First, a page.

Emu Oil






Leicestershire Emus and Rheas
Welcome to the Leicestershire Rhea Information Page










Common Rhea - Rhea Americana
also known as 'nandu'


  • belong to the ratite family of birds along with ostrich, emu, cassowary and kiwi.

  • are all flightless birds.

  • have large wings like ostriches, that are used in courtship, mating and aggressive displays.

  • are native to South America and are often called the South American Ostrich because they are very similar although much smaller, (also smaller than the Emu) adult males being up  to 5’ tall.

  • weigh an average 25kg with the males being larger than the females.

  • come from the pampas regions of South America.  Scattered trees and shrubs provide them with shelter on the open grasslands. It is very hot in summer and cold in winter so they are well able to adapt to the UK climate.

  • are farmed in the USA and S. America for their meat. The leather, oil, eggs and feathers also have a lesser market.

  • are being increasingly farmed in the UK.   The market being mainly livestock and eggs.  Meat, leather, feathers and oil have the potential for development.

  • do not require a Dangerous Wild Animal licence.

  • can live up to 40 years.


They are omnivores, their natural diet is insects, leaves, shoots, flowers and seeds.  They browse on some grasses but it is not their main diet.   Ostrich feed is suitable and is available from some feed manufacturers.  Adults eat about ¾kg per day. 

Chicks do need a careful feeding programme up to 3 months to increase their survival rate.


They will need secure accommodation while small enough to be taken by the fox especially at night.  When fully grown they prefer to stay outside sheltering under the shrubs.  A  three sided shelter is all that is needed from severe weather conditions. It also helps to keep the feed dry in wet weather.


Stock fencing with 2 strands of plain wire above has been found to be sufficient for adults although personally I have all my stock behind a 5’ fence so that I know they are secure. It does not have to be expensive, I have 2 runs of sheep netting one above the other.  They can jump so make sure the fence line is clear of objects that can be used as take off points.  Chicks will of course need a closer mesh and ordinary chicken wire will be sufficient for the very young.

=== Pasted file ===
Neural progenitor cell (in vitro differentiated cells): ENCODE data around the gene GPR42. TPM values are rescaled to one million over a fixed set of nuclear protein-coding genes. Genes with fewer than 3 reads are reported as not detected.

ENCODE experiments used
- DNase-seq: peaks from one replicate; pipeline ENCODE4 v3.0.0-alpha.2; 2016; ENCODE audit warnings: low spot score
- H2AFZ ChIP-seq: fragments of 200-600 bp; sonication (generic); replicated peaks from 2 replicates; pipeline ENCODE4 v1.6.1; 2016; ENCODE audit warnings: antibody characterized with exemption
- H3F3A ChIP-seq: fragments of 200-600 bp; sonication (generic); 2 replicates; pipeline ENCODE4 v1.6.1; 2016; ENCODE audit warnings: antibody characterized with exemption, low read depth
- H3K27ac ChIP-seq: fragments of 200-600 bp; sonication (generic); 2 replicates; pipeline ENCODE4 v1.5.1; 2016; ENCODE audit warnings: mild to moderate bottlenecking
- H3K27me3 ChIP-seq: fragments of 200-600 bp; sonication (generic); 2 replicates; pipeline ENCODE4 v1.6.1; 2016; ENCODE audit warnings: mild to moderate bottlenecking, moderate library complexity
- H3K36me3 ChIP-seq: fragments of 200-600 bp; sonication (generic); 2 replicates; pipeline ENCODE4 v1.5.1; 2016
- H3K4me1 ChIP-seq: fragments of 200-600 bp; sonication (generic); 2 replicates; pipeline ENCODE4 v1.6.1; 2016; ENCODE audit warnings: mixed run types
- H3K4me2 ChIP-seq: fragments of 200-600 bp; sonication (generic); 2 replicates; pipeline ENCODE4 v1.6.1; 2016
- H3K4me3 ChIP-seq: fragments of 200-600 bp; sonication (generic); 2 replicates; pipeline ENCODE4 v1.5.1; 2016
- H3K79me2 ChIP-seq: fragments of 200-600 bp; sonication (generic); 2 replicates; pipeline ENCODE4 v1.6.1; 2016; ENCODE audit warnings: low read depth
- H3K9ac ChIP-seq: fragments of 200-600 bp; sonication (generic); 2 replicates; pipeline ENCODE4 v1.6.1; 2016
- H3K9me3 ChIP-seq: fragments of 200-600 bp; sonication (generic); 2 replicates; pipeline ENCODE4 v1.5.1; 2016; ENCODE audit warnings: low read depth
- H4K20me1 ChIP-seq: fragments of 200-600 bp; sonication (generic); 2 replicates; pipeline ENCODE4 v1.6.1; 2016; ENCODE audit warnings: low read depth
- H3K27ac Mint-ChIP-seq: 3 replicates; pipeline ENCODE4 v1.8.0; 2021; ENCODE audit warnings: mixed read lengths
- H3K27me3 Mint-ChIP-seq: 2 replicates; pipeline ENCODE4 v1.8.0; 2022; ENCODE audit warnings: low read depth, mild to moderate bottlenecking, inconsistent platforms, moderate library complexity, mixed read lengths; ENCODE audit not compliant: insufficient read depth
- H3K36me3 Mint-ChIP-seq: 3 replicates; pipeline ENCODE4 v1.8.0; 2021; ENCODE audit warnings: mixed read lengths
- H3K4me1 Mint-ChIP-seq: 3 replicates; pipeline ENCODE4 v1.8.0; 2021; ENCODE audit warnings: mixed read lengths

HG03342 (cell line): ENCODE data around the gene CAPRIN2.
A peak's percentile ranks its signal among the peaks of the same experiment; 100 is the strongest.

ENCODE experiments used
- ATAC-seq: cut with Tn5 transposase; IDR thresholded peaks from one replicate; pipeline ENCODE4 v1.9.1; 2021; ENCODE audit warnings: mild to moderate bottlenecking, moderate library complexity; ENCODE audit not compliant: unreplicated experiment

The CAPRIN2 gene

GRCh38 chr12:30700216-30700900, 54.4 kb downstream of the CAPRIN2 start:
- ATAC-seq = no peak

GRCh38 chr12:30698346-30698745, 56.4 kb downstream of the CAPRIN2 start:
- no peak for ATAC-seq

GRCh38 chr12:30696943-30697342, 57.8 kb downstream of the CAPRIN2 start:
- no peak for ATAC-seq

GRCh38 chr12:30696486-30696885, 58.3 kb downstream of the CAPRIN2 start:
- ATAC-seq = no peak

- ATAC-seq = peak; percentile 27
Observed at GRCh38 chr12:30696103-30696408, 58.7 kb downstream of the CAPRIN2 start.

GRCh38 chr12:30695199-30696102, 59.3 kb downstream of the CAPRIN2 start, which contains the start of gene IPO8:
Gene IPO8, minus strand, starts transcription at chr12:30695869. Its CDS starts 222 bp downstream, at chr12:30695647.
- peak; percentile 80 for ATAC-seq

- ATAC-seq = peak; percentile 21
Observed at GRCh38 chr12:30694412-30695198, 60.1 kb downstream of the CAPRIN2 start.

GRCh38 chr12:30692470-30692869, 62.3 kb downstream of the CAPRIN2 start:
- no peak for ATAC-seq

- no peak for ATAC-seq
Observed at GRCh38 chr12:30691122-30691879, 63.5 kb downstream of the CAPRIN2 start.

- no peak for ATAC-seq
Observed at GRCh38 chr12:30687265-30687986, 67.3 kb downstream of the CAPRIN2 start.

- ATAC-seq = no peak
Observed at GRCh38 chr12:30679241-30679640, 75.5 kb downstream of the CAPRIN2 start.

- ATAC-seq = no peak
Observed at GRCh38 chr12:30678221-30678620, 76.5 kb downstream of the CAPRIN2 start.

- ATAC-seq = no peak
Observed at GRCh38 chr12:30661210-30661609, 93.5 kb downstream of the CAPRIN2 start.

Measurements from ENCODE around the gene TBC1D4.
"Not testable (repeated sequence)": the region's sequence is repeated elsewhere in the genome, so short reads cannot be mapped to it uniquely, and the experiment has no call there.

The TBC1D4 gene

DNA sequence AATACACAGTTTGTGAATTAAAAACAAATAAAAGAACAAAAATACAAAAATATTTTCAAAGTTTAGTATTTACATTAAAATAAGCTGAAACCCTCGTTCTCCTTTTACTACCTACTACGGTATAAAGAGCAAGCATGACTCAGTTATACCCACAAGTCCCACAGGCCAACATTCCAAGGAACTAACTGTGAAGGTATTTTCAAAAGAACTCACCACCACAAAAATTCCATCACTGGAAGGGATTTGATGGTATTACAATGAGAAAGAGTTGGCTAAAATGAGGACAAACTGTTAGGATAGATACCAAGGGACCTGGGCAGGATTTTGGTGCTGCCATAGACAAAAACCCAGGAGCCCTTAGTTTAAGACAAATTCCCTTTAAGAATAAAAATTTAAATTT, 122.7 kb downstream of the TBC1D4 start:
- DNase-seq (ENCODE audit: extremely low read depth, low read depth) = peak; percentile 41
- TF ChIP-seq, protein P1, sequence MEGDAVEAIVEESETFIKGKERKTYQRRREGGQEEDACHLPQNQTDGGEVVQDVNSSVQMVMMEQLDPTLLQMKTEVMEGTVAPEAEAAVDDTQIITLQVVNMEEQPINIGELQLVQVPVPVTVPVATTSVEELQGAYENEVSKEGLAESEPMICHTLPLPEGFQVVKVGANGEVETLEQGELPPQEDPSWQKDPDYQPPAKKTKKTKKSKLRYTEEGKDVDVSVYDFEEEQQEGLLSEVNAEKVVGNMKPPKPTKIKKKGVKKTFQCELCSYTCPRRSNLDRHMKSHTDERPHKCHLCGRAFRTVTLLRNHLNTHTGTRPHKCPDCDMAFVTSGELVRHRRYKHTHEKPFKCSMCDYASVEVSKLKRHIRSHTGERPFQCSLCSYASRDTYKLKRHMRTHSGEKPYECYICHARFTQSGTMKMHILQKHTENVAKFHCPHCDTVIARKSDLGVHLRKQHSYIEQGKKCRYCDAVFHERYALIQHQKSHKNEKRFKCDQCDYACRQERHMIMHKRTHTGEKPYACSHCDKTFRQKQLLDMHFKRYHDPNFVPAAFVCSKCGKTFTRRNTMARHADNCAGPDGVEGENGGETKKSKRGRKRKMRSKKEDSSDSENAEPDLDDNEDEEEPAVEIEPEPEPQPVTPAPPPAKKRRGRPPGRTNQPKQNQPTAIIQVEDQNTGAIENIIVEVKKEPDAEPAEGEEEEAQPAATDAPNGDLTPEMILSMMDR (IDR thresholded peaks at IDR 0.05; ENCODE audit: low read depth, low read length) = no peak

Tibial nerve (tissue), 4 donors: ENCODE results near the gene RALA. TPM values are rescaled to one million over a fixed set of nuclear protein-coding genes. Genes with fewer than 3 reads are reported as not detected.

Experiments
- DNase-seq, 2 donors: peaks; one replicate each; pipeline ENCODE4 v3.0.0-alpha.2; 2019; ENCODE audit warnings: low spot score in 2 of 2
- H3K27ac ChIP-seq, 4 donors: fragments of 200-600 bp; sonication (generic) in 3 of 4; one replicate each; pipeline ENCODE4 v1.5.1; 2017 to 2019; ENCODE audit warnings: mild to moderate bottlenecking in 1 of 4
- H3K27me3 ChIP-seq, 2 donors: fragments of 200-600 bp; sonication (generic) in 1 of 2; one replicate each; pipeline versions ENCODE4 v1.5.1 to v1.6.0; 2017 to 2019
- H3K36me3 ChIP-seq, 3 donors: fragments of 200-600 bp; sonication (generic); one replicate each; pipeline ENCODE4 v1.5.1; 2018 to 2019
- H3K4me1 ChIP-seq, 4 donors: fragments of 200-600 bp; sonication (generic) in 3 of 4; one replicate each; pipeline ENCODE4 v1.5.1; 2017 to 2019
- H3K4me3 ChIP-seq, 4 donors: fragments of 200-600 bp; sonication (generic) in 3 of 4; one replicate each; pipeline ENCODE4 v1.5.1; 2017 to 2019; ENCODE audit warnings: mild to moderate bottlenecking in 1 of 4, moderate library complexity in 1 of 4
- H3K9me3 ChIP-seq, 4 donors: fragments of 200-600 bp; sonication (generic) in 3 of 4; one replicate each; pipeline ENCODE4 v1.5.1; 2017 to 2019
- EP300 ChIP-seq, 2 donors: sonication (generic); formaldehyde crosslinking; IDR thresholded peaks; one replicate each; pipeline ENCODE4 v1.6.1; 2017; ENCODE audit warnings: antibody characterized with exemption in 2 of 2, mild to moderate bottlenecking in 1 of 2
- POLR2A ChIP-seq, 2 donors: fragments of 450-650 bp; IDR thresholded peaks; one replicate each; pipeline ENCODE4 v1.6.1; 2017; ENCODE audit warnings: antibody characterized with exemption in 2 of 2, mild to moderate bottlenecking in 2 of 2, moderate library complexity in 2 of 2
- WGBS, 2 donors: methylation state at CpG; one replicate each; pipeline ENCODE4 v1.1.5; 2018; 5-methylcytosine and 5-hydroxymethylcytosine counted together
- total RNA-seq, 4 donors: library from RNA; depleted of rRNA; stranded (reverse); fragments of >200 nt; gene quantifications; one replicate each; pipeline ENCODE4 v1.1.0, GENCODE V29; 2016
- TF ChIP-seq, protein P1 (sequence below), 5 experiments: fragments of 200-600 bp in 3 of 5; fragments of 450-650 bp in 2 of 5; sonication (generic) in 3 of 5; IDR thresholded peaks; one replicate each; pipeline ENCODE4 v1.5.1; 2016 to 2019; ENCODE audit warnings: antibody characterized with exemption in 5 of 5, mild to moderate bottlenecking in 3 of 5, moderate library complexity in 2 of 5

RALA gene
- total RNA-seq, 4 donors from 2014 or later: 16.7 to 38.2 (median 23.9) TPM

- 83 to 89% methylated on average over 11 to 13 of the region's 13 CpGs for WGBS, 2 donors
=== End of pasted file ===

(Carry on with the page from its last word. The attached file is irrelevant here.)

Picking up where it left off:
Rheas are summer breeders unlike emus that breed in the winter.  The egg laying of both is triggered by length of daylight hours.  The rhea needing longer daylight hours. 

The hen bird usually starts laying in her second summer.  The male scrapes a depression in the soil for a nest and it is he who incubates the eggs and takes responsibility for the chicks.  He will sit for 35-40 days.  Some make very protective fathers but others show no interest in their chicks. Male aggression is most common during the breeding season when he will huff, hiss, puff out his feathers and bite. I have found that some males will continue to display this behaviour throughout the year.  The females are usually docile.  I have not seen any aggressive behaviour from my females.

They can be kept as pairs, trios or groups.  They are polygamous, so the male will mate with and incubate the eggs of many females.  Groups often produce more fertile eggs as when the dominant male decides to sit, another male will move up the pecking order and mate with the females.  


The eggs, laid every other day, may be yellow when first laid but fade to a creamy colour in a few days.  Mature females can lay between 40 - 60 eggs in a year.  Egg laying usually starts around April and can continue until September.  They weigh between 450 - 700 g


Chicks need to be on heat for maybe up to 6 weeks depending on the weather.  The most vulnerable time for rheas is up to 3 months old.  They can suffer from impaction if put onto grass too soon or for too long.  They are sensitive birds and both chicks and adults can react strongly to stress. 

Should be checked regularly for worms and treated only if needed.

Rhea Info Carved Egg Gallery